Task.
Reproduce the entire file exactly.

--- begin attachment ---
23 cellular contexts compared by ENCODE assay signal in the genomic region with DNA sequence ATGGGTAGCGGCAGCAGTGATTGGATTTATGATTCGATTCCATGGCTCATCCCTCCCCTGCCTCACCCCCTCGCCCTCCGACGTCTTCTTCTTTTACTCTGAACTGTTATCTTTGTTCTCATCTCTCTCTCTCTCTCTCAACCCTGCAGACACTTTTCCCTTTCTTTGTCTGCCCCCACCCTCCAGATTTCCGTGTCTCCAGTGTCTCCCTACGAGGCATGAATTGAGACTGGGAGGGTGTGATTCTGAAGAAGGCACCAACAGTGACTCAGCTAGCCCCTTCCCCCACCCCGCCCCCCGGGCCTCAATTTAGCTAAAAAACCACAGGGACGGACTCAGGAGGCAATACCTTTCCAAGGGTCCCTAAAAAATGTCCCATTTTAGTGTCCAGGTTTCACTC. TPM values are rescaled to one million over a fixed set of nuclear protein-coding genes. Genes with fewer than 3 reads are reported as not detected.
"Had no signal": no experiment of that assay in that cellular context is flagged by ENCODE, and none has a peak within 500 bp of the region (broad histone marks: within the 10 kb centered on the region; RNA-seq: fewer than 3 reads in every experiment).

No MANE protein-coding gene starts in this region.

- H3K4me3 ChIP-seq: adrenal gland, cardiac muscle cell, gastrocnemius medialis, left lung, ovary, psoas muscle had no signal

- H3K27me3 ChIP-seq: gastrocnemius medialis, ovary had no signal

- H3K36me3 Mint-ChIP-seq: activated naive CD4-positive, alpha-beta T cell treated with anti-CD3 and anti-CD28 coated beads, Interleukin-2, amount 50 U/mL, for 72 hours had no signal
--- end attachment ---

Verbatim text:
23 cellular contexts compared by ENCODE assay signal in the genomic region with DNA sequence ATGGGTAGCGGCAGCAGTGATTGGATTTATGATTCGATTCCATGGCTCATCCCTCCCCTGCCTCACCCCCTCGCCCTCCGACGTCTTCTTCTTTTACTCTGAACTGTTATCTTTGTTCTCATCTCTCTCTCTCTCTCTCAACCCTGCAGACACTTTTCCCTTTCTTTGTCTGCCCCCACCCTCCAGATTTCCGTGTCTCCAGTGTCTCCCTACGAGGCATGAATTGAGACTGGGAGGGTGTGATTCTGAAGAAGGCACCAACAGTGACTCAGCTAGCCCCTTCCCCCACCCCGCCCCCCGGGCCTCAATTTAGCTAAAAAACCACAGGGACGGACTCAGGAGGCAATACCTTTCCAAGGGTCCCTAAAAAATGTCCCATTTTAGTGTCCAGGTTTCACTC. TPM values are rescaled to one million over a fixed set of nuclear protein-coding genes. Genes with fewer than 3 reads are reported as not detected.
"Had no signal": no experiment of that assay in that cellular context is flagged by ENCODE, and none has a peak within 500 bp of the region (broad histone marks: within the 10 kb centered on the region; RNA-seq: fewer than 3 reads in every experiment).

No MANE protein-coding gene starts in this region.

- H3K4me3 ChIP-seq: adrenal gland, cardiac muscle cell, gastrocnemius medialis, left lung, ovary, psoas muscle had no signal

- H3K27me3 ChIP-seq: gastrocnemius medialis, ovary had no signal

- H3K36me3 Mint-ChIP-seq: activated naive CD4-positive, alpha-beta T cell treated with anti-CD3 and anti-CD28 coated beads, Interleukin-2, amount 50 U/mL, for 72 hours had no signal